When only influenza cases with pneumonia were analyzed and those with pneumococcal co-infection (n = 9) were compared with patients in whom only influenza was identified (n = 15), patients with pneumococcal co-infection more frequently had confusion (p = 0.005), a CURB-65 score >1 (p = 0.007), higher CRP levels (255 mg/L vs. 89 mg/L, p = 0.008), and a statistical trend to tachypnea >30 (p = 0.09) and to higher hospital admission (p = 0.09) (Table).

Pneumococcal infection characteristics were also compared between patients with and without (n = 43) pandemic (H1N1) 2009 infection included in the study. Confusion according to CURB-65 criteria was more frequent among patients with both infections (p = 0.003), while other clinical data did not differ between groups.


We found that the prevalence of concurrent pneumococcal infection was 14% in patients who had pandemic (H1N1) 2009 virus infection with any risk factor for influenza-related complications or who met severity criteria. Of note, infection more than half these patients would not have been diagnosed if a pneumococcal urinary antigen test had not been performed. We evaluated the frequency of pneumococcal disease in patients with the pandemic (H1N1) 2009 virus through a systematic investigation by using validated diagnostic methods. Although a recent study identified a high frequency of S. pneumoniae and Haemophilus influenzae in nasopharyngeal swabs from patients with influenza A (H1N1) tested by using molecular techniques (12), their clinical significance and positive predictive value remain undetermined.

We characterized the clinical spectrum of pneumococcal infection accompanying influenza pandemic. Moreover, the systematic calculation of the CURB-65 score provided us a simple, objective, and useful tool for categorization of severity and comparison between patients. Although the prevalence of pneumococcal infection in patients with influenza might have been overestimated by more frequent urinary sampling among those with pneumonia, we found that more than one third of the patients had nonpneumonic pneumococcal infections. Compared with patients with influenza only, pneumococcal co-infected patients showed a higher severity of disease as defined by a higher frequency of CURB-65 criteria, lower O2 saturation, and more frequent admission to the intensive care unit. Furthermore, a CURB-65 score >1 was found to be a predictive factor of pneumococcal co-infection. Additionally, levels of CRP were also much higher in patients with pneumococcal infection. Although many co-infected patients also had pneumonia, a fact which might have explained the above-mentioned findings, the same predictive factors distinguished between influenza pneumonia and influenza plus pneumococcal pneumonia.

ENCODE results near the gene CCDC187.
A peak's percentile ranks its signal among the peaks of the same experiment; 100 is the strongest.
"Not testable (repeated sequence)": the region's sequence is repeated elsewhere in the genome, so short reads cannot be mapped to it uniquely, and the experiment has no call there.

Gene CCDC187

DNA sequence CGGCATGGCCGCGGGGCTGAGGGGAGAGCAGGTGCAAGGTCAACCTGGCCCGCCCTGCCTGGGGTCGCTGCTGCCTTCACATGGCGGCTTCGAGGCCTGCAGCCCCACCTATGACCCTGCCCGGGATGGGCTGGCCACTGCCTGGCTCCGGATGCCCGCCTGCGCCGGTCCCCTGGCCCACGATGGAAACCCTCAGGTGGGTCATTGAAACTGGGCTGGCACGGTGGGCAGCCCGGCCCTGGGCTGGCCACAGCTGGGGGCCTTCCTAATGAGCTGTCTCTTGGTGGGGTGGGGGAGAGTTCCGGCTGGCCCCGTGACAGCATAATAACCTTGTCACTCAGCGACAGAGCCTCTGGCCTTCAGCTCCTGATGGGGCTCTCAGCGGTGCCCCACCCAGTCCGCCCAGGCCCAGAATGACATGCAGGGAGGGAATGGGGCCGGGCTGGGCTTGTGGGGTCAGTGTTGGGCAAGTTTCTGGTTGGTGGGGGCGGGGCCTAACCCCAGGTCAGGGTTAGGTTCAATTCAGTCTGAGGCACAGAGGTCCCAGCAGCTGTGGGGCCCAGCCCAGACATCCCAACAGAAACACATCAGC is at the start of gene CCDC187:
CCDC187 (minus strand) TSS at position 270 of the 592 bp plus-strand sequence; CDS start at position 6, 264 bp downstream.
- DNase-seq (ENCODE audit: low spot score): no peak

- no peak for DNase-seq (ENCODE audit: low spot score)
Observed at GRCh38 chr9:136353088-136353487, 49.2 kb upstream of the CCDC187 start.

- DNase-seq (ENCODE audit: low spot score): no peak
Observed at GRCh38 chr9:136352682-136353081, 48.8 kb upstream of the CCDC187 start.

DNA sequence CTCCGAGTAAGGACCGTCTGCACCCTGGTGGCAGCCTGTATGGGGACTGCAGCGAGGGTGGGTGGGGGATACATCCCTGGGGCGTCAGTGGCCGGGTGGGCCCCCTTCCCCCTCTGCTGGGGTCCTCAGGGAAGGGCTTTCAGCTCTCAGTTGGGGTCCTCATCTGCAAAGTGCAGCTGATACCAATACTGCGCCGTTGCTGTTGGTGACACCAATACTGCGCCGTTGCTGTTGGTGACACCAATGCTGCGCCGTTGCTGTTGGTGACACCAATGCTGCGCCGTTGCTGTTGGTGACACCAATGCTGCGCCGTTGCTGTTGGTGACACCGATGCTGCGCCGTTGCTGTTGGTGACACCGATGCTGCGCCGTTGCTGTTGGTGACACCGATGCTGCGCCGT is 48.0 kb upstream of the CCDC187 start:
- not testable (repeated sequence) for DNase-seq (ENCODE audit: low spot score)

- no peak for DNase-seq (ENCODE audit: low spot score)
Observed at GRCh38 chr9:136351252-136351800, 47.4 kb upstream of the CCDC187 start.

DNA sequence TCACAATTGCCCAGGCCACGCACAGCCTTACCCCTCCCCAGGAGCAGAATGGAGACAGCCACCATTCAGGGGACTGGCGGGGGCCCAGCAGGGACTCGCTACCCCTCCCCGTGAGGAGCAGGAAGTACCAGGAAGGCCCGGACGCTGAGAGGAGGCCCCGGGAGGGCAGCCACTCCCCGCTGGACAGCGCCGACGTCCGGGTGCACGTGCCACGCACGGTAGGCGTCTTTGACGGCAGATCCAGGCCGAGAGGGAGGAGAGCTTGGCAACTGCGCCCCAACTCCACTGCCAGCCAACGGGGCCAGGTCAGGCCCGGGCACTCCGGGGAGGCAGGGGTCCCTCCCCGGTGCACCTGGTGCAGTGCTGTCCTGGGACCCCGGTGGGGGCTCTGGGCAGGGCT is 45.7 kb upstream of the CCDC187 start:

Pneumococcal infection was more prevalent among patients with a negative test result for influenza. This prevalence could be explained because, presumably, many of the noninfluenza patients met the influenza-like illness definition due to bacterial infection. However, it is unknown whether some of the influenza-attributable pneumococcal infection might have been underestimated, because S. pneumoniae might follow influenza after a lag period, and a delay in the request for medical attention might diminish the sensitivity of diagnostic tests for influenza. Nonetheless, data from treated patients have shown a median duration of viral shedding of 5 to 9 days and slower viral clearance with delayed antiviral drug administration (13).

In summary, the prevalence of pneumococcal co-infection during the influenza A (H1N1) 2009 pandemic was noteworthy, and it was associated with a higher severity of disease. In one third of the cases the clinical signs and symptoms did not indicate pneumonia, and more than one half could only be diagnosed with the urinary antigen test. A CURB-65 score >1 and CRP levels proved to be useful tools to identify patients at higher risk for pneumococcal co-infection for whom physicians should adopt additional diagnostic and therapeutic measures.

Dr Masiá is an infectious diseases consultant at the University Hospital of Elche and assistant professor at University Miguel Hernández of Elche, Spain. Her primary research interests are community-acquired pneumonia and HIV.



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Cite This Article

DOI: 10.3201/eid1708.101673

Table of Contents – Volume 17, Number 8—August 2011

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Please use the form below to submit correspondence to the authors or contact them at the following address:

Félix Gutiérrez, Unidad de Enfermedades Infecciosas, Hospital General Universitario de Elche, Camí de la Almazara 11, 03203 Elche, Spain